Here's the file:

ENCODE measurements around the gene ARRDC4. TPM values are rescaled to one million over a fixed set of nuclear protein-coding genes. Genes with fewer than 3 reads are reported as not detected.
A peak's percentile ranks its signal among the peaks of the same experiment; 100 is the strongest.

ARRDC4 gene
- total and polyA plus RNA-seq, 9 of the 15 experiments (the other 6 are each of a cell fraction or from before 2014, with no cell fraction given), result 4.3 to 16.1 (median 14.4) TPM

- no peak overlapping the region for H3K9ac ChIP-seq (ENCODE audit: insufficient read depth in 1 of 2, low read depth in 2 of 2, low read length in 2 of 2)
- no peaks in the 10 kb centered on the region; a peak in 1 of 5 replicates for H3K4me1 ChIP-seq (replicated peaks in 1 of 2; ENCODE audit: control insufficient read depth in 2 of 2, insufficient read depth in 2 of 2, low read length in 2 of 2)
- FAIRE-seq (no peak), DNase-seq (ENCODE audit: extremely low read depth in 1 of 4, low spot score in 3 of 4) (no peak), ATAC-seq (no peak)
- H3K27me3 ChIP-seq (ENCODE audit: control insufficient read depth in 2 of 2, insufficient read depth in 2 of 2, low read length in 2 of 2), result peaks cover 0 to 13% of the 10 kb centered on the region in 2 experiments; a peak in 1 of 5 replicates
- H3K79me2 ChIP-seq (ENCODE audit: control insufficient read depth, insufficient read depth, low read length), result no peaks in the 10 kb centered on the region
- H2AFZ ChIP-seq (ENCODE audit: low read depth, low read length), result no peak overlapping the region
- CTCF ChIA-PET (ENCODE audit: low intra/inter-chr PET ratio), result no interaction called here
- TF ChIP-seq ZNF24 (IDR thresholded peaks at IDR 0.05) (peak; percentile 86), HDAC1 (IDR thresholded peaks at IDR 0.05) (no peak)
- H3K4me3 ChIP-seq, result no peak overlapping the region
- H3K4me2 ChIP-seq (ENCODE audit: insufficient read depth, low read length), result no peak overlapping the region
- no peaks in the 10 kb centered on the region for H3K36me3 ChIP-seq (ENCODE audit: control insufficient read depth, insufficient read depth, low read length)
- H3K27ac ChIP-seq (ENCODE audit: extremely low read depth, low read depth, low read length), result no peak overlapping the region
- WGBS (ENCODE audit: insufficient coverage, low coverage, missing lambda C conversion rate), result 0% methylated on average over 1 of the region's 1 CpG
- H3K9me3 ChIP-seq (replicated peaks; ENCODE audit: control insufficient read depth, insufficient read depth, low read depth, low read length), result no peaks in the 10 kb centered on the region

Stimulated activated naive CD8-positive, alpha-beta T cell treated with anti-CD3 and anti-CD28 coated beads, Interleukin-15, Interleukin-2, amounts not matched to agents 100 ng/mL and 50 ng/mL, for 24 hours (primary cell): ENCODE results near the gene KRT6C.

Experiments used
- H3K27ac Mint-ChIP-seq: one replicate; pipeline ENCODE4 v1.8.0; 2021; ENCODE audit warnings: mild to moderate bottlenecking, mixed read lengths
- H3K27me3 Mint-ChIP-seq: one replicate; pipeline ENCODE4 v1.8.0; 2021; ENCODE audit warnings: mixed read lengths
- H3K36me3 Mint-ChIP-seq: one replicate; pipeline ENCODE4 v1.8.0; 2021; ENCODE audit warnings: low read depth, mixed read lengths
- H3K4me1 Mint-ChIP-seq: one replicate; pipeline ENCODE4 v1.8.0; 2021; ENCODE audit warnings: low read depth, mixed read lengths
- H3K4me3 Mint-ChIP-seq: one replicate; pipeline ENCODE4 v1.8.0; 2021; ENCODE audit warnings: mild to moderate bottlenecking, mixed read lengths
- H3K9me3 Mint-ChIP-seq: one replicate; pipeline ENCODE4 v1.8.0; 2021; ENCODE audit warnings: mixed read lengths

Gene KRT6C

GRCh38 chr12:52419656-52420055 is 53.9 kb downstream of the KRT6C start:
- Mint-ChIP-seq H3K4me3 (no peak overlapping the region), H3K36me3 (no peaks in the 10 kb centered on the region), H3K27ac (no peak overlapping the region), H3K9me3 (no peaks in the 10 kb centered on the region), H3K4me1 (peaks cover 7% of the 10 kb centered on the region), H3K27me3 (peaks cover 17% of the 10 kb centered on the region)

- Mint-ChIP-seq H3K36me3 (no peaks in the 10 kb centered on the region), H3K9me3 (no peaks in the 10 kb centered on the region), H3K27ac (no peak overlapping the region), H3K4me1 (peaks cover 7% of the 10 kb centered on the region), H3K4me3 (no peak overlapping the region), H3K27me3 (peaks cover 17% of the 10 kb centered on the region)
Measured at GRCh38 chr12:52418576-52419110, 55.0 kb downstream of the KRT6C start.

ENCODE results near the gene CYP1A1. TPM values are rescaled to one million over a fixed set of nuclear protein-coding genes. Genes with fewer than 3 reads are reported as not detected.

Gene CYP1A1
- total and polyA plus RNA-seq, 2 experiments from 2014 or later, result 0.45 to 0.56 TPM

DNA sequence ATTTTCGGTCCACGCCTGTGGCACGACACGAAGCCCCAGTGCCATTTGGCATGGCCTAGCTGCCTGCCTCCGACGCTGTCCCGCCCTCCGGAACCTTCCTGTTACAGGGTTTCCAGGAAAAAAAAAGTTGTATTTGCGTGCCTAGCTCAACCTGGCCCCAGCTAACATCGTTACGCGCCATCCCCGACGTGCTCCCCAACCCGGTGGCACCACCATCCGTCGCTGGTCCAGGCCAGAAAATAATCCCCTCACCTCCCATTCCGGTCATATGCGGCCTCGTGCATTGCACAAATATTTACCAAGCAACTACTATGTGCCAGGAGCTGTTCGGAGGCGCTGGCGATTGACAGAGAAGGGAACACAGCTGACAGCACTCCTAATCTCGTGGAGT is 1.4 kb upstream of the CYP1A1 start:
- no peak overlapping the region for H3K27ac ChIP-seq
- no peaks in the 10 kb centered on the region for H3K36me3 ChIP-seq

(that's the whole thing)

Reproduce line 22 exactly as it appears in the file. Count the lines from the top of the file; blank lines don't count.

- H3K27me3 Mint-ChIP-seq: one replicate; pipeline ENCODE4 v1.8.0; 2021; ENCODE audit warnings: mixed read lengths